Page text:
Sixth Tone recently published three well-produced visual pieces in which the people of Shanghai process this collective experience. In The Memory Project, its editorial team collected about 30 lockdown stories from people from all walks of life and retrospectively logged individual suffering. In Thank you for Your Cooperation, the team interviewed residents on the streets as they tried to put their lives back together, for many, with changed outlooks. Last but not least, Let’s have a picnic downstairs is a video essay produced by our own Beimeng in collaboration with her neighbors. The lockdown, like in many other places in the world, had made people regain a sense of community, seeking and offering support to their neighbors. Beyond group-buying (necessary) groceries and (rebellious) non-essentials, Beimeng and her neighbors also organized a picnic and made a documentary to remember the time they went through together.
If you are interested in reading more about the role visual media played during the Shanghai lockdown, please find our April special issue on the topic.
3. The Sound of Chinese Migrant Worker Writers
There are 300 million migrant workers across China, but often they are merely faceless numbers holding up the country’s economic miracle. Their aspirations, struggles, and agonies are not often acknowledged by mainstream society. Since 2014, migrant workers have flocked to Picun, a village outside Beijing, to join the Picun Literature Group to study literature, share ideas, and write their own stories. For them, writing is both a means of self-expression and an escape, a search for joy and meaning outside their tedious jobs in Beijing as restaurant servers, construction workers, and nannies. Around 300 workers have participated in the group since its founding, and Ma Junyan, a journalist and visual storyteller, has compiled some of their stories in a powerful multimedia piece.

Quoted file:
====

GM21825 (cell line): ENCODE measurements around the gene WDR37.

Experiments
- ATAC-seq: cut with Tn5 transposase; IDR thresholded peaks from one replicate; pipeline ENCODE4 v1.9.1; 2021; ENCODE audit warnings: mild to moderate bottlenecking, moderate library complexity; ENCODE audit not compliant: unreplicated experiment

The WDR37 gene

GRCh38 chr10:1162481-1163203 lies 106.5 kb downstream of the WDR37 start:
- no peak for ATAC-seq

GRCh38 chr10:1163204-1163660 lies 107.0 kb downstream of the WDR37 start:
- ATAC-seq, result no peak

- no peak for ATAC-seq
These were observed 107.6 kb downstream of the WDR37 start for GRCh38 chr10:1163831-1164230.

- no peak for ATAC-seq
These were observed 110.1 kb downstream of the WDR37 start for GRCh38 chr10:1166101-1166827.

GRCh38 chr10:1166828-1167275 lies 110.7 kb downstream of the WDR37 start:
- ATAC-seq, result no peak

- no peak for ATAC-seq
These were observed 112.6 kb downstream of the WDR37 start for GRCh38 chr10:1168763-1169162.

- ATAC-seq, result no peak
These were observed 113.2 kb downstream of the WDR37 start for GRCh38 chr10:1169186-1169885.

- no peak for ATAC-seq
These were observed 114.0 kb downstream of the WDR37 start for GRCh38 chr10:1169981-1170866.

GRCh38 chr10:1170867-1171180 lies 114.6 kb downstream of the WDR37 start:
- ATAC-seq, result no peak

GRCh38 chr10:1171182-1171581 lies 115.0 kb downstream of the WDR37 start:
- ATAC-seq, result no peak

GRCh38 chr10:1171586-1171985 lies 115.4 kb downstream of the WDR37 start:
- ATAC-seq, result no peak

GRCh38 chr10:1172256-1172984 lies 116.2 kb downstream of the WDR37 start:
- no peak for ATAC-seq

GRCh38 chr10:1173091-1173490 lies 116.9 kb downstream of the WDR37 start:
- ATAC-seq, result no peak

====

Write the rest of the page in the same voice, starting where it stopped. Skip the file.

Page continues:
Featuring writer-poet Xu Liangyuan, poet-singer Xiao Hai, and writer Fan Yusu, who is perhaps the most renowned member of the group after she published a personal essay about her life in 2017 that went viral on the Chinese internet, the piece captures each of them performing one of their works.
Now, something light-hearted:
What’s the pride of your city? For Linfen, it is public toilets. Photographer Tianxi went to Shanxi province intending to document its traditional architecture, but found himself drawn to Linfen’s striking public toilets. In his photos, one is shaped like a gold ingot, another like a watchtower on the Great Wall. Once, he came across a massive, three-floor toilet complex: the first floor for men, the second for women, and the third a museum dedicated to the city’s public toilet culture.
Who we are:
Yan Cong is formerly a photojournalist currently pursuing a research MA in new media and digital culture in Amsterdam.
Beimeng Fu is a video journalist based in Shanghai. She is a lover of languages and documentaries.
Ye Charlotte Ming is a journalist and photo editor covering stories about culture, history, and identity. She’s based in Berlin and working on a book about her hometown’s German colonial past.
Writers: Beimeng Fu, Ye Charlotte Ming, and Yan Cong; Copy editor: Krish Raghav
Have a comment or just want to say hello? Drop us a line at firstname.lastname@example.org. You can also find us on Twitter.
Liked our content? Become a paid subscriber of Far & Near and forward it to a friend!